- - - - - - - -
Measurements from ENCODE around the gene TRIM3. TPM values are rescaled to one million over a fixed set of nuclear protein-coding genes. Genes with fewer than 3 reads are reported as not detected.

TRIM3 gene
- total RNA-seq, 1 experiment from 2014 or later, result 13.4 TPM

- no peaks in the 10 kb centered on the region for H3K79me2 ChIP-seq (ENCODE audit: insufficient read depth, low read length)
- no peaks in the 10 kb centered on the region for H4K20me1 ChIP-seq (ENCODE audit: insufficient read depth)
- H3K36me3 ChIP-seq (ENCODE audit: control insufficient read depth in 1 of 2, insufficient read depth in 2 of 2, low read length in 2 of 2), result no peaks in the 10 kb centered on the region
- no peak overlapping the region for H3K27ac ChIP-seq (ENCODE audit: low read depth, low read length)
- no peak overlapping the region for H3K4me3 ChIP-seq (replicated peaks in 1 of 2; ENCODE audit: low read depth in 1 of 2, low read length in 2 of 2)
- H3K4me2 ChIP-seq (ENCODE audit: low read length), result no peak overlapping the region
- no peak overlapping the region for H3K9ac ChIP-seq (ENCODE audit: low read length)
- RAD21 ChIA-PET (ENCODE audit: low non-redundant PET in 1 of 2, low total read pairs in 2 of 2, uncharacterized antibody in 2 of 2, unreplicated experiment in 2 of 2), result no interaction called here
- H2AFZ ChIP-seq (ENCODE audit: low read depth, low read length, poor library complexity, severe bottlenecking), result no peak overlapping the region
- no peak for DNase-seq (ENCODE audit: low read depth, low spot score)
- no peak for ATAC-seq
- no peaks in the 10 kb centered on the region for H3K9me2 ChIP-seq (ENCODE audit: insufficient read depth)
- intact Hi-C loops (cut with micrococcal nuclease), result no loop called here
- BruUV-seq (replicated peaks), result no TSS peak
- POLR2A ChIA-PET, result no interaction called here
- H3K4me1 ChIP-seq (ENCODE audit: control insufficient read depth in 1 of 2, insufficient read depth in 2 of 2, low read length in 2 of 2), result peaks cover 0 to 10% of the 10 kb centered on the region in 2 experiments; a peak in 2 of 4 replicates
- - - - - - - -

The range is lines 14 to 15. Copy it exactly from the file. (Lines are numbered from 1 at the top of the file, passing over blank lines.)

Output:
- no peak for ATAC-seq
- no peaks in the 10 kb centered on the region for H3K9me2 ChIP-seq (ENCODE audit: insufficient read depth)